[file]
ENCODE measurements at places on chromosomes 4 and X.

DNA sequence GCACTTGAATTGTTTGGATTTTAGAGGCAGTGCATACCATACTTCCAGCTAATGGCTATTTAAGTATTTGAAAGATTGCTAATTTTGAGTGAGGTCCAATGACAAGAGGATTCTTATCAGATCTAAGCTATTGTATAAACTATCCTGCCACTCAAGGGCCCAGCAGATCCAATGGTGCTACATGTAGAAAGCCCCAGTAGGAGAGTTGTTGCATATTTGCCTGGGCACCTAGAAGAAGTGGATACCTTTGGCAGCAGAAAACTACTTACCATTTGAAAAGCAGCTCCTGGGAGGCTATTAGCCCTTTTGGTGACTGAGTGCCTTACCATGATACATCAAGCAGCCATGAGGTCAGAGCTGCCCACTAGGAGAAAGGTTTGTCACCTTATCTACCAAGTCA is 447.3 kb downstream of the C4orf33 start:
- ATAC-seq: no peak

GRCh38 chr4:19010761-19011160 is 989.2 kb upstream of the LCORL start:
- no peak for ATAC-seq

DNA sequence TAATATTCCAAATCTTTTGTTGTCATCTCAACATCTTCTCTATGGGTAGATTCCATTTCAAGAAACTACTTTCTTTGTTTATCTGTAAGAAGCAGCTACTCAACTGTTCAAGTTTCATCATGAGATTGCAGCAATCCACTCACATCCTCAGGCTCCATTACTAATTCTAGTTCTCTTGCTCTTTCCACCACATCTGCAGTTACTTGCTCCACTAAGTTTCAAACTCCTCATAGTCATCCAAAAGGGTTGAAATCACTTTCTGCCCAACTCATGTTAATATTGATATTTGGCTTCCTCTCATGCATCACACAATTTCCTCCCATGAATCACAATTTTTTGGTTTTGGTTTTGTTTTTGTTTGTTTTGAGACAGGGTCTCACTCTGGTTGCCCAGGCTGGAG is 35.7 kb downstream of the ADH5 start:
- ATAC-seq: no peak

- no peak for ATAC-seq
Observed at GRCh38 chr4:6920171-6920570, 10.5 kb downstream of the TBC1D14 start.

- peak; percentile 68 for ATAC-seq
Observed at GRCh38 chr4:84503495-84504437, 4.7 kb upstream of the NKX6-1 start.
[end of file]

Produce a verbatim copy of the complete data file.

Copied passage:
ENCODE measurements at places on chromosomes 4 and X.

DNA sequence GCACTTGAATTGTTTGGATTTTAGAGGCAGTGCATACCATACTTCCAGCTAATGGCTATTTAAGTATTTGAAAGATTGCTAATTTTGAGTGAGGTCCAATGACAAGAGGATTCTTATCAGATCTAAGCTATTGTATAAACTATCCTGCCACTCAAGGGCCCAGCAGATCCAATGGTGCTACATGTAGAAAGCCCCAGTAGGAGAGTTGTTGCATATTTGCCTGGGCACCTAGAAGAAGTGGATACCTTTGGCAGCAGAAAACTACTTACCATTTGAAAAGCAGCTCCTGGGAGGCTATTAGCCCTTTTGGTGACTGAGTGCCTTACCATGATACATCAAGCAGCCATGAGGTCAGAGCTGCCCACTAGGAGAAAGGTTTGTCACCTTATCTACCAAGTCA is 447.3 kb downstream of the C4orf33 start:
- ATAC-seq: no peak

GRCh38 chr4:19010761-19011160 is 989.2 kb upstream of the LCORL start:
- no peak for ATAC-seq

DNA sequence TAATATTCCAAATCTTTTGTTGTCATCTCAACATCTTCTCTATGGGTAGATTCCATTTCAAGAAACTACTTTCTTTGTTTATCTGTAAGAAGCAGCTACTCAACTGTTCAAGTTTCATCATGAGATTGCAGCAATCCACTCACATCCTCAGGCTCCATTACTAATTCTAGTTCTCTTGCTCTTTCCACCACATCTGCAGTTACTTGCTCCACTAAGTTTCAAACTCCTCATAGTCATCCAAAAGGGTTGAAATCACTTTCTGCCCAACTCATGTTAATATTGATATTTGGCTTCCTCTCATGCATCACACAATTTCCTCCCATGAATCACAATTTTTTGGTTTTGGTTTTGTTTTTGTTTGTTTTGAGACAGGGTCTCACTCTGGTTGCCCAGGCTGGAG is 35.7 kb downstream of the ADH5 start:
- ATAC-seq: no peak

- no peak for ATAC-seq
Observed at GRCh38 chr4:6920171-6920570, 10.5 kb downstream of the TBC1D14 start.

- peak; percentile 68 for ATAC-seq
Observed at GRCh38 chr4:84503495-84504437, 4.7 kb upstream of the NKX6-1 start.